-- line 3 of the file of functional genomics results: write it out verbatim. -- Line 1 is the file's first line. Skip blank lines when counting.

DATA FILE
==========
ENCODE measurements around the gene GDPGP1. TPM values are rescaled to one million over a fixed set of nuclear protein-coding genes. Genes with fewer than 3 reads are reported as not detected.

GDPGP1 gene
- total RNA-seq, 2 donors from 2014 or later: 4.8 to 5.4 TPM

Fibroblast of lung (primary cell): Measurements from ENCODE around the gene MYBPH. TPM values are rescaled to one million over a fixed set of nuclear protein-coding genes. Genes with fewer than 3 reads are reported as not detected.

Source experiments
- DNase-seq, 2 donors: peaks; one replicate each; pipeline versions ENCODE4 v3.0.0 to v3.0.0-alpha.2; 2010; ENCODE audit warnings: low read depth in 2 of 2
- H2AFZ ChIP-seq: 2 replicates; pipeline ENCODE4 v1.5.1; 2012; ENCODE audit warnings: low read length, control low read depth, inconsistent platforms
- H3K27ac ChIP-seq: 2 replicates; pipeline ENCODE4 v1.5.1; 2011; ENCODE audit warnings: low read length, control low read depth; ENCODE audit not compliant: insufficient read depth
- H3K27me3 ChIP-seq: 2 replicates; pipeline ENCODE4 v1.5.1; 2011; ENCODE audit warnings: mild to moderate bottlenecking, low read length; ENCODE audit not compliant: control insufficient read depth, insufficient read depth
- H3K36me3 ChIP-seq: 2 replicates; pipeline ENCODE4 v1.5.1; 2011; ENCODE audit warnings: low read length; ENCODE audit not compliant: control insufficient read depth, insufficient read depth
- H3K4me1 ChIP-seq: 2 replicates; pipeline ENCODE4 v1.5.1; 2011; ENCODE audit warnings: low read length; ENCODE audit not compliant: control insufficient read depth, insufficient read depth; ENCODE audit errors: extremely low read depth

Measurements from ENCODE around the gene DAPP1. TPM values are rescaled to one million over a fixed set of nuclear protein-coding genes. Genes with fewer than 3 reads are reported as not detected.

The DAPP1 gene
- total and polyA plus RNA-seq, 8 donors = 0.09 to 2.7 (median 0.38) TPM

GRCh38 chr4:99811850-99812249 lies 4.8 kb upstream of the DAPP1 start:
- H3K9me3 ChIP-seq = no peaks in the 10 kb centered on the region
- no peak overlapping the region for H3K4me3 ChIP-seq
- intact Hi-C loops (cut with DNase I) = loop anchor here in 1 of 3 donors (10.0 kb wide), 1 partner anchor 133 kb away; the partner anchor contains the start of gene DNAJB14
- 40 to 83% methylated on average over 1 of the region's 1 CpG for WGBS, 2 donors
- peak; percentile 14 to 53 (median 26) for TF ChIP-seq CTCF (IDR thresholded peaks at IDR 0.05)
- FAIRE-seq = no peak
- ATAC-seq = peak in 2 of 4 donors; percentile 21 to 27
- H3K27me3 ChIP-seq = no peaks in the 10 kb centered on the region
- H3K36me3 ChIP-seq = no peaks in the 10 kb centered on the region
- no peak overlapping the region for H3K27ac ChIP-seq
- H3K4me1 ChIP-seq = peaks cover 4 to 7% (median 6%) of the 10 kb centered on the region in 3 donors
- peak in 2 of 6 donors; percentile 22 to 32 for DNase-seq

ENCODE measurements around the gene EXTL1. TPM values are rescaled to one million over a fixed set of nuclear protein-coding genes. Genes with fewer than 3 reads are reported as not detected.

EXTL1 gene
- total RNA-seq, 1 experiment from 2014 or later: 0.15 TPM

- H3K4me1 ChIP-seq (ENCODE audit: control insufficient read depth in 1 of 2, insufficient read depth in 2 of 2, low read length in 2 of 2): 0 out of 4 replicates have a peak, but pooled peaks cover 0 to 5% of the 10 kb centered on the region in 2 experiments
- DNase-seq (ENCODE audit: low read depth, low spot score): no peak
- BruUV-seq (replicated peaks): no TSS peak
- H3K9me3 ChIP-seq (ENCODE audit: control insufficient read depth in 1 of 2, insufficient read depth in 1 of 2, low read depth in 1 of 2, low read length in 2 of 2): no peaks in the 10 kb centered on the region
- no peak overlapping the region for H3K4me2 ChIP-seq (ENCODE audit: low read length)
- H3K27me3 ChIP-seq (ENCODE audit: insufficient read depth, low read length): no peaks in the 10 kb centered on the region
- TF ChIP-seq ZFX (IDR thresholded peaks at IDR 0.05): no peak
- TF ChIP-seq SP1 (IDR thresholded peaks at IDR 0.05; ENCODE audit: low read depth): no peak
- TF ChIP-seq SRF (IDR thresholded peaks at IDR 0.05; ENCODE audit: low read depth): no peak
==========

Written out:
- total RNA-seq, 2 donors from 2014 or later: 4.8 to 5.4 TPM